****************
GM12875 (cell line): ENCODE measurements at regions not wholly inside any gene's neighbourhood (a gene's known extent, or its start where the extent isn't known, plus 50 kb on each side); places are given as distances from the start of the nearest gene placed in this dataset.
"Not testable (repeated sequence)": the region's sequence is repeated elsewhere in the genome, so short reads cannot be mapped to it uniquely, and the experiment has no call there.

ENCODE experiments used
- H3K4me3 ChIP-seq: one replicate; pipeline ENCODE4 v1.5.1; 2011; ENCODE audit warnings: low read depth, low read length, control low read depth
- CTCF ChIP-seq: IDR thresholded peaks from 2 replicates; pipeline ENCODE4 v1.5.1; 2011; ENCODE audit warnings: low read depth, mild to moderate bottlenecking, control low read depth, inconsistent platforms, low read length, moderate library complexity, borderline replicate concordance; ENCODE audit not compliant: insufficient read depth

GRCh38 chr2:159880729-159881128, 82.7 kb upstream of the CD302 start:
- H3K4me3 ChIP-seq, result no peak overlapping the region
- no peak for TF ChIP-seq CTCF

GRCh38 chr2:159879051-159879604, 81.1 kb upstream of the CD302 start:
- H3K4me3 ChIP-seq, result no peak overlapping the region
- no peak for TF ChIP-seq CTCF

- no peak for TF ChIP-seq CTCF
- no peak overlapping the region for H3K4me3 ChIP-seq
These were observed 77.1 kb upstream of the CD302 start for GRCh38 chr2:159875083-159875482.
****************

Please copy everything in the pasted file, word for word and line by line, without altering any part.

GM12875 (cell line): ENCODE measurements at regions not wholly inside any gene's neighbourhood (a gene's known extent, or its start where the extent isn't known, plus 50 kb on each side); places are given as distances from the start of the nearest gene placed in this dataset.
"Not testable (repeated sequence)": the region's sequence is repeated elsewhere in the genome, so short reads cannot be mapped to it uniquely, and the experiment has no call there.

ENCODE experiments used
- H3K4me3 ChIP-seq: one replicate; pipeline ENCODE4 v1.5.1; 2011; ENCODE audit warnings: low read depth, low read length, control low read depth
- CTCF ChIP-seq: IDR thresholded peaks from 2 replicates; pipeline ENCODE4 v1.5.1; 2011; ENCODE audit warnings: low read depth, mild to moderate bottlenecking, control low read depth, inconsistent platforms, low read length, moderate library complexity, borderline replicate concordance; ENCODE audit not compliant: insufficient read depth

GRCh38 chr2:159880729-159881128, 82.7 kb upstream of the CD302 start:
- H3K4me3 ChIP-seq, result no peak overlapping the region
- no peak for TF ChIP-seq CTCF

GRCh38 chr2:159879051-159879604, 81.1 kb upstream of the CD302 start:
- H3K4me3 ChIP-seq, result no peak overlapping the region
- no peak for TF ChIP-seq CTCF

- no peak for TF ChIP-seq CTCF
- no peak overlapping the region for H3K4me3 ChIP-seq
These were observed 77.1 kb upstream of the CD302 start for GRCh38 chr2:159875083-159875482.